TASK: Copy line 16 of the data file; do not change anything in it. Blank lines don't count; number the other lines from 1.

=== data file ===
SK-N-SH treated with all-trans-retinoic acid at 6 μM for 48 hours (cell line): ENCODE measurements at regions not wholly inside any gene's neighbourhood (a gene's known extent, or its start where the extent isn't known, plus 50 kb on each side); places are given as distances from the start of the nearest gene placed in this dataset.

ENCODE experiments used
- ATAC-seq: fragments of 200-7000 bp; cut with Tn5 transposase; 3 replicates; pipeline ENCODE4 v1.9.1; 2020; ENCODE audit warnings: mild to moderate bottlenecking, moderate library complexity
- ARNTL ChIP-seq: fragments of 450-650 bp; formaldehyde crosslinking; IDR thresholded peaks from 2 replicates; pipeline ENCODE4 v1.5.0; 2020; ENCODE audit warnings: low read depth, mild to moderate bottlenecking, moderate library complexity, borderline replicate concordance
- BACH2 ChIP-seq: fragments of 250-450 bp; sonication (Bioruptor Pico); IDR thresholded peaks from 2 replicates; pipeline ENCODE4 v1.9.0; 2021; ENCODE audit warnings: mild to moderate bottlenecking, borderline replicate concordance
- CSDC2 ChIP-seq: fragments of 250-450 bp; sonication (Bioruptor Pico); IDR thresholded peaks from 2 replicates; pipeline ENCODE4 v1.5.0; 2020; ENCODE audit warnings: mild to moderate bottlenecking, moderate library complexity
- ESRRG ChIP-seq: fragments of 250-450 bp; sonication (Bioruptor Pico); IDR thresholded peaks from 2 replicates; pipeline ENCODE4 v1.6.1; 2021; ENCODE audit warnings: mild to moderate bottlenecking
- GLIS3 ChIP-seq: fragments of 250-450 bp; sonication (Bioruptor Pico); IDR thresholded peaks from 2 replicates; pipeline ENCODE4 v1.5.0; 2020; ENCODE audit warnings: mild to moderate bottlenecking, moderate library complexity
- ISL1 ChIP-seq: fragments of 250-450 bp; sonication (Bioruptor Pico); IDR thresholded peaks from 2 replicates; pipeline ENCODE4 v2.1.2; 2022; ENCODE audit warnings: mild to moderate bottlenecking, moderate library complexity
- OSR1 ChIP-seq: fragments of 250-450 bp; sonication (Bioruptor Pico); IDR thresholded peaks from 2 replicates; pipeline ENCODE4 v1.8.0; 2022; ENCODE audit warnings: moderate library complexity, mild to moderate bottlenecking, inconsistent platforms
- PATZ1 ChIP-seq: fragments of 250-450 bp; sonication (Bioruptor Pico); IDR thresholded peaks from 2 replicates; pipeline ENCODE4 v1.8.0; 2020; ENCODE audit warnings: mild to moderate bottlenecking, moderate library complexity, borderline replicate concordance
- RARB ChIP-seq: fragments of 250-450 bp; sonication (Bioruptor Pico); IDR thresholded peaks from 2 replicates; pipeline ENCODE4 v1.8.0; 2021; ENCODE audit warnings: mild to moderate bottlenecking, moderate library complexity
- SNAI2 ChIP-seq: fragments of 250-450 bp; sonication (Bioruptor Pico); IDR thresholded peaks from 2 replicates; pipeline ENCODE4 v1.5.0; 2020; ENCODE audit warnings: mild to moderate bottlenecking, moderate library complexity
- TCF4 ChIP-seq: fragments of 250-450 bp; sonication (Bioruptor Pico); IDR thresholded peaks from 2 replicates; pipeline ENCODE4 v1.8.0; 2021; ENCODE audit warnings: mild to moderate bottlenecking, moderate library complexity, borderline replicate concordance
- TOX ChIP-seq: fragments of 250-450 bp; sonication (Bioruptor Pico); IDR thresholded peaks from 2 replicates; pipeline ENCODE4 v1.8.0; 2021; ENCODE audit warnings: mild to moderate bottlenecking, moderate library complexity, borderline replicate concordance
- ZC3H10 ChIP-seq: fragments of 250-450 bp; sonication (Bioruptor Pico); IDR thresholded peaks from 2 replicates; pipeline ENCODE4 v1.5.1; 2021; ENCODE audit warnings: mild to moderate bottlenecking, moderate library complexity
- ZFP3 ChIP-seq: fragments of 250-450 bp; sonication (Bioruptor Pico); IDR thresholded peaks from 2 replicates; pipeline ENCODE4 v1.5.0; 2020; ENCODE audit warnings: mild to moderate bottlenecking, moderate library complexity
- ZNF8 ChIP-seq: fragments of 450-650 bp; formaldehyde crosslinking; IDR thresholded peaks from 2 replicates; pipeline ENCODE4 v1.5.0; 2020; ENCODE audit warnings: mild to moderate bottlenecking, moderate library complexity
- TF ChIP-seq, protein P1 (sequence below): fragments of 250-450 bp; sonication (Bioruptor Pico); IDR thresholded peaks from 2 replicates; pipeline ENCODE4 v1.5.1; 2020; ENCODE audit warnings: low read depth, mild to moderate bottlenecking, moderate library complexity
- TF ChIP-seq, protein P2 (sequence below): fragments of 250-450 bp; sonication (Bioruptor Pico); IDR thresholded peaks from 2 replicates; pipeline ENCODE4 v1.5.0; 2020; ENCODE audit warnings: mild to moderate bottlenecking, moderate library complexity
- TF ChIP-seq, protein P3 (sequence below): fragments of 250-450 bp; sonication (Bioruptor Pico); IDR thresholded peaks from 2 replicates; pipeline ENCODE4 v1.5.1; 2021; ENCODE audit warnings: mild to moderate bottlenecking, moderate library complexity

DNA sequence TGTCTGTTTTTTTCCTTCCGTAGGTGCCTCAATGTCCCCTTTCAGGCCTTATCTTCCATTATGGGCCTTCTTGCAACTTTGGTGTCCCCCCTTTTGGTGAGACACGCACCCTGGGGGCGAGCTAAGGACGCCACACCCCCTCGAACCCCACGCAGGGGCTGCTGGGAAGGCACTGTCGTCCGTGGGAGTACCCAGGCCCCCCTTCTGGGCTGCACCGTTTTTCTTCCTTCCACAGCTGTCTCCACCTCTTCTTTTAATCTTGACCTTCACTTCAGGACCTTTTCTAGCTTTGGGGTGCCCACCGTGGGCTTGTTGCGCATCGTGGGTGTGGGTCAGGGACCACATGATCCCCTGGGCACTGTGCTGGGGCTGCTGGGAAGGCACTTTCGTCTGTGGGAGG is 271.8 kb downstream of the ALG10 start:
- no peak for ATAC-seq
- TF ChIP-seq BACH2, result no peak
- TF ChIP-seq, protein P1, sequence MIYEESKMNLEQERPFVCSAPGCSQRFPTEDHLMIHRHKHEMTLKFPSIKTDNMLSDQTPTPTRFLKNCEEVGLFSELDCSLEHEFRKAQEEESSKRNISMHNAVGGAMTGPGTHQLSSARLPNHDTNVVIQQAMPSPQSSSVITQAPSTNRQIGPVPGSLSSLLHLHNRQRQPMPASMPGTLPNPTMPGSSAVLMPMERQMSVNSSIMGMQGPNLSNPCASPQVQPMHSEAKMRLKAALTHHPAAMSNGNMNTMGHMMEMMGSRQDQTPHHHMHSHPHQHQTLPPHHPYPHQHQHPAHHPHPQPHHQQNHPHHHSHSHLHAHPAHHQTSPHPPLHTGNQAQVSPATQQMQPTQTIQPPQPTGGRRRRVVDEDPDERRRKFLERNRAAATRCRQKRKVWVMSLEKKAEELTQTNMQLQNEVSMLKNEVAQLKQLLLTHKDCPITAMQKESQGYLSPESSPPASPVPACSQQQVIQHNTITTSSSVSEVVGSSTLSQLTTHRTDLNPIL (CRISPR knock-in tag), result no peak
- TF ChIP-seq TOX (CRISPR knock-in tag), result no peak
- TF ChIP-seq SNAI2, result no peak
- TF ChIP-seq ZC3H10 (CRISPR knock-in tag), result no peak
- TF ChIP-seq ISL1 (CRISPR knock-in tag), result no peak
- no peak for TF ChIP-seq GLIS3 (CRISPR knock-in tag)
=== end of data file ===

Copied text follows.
- ZC3H10 ChIP-seq: fragments of 250-450 bp; sonication (Bioruptor Pico); IDR thresholded peaks from 2 replicates; pipeline ENCODE4 v1.5.1; 2021; ENCODE audit warnings: mild to moderate bottlenecking, moderate library complexity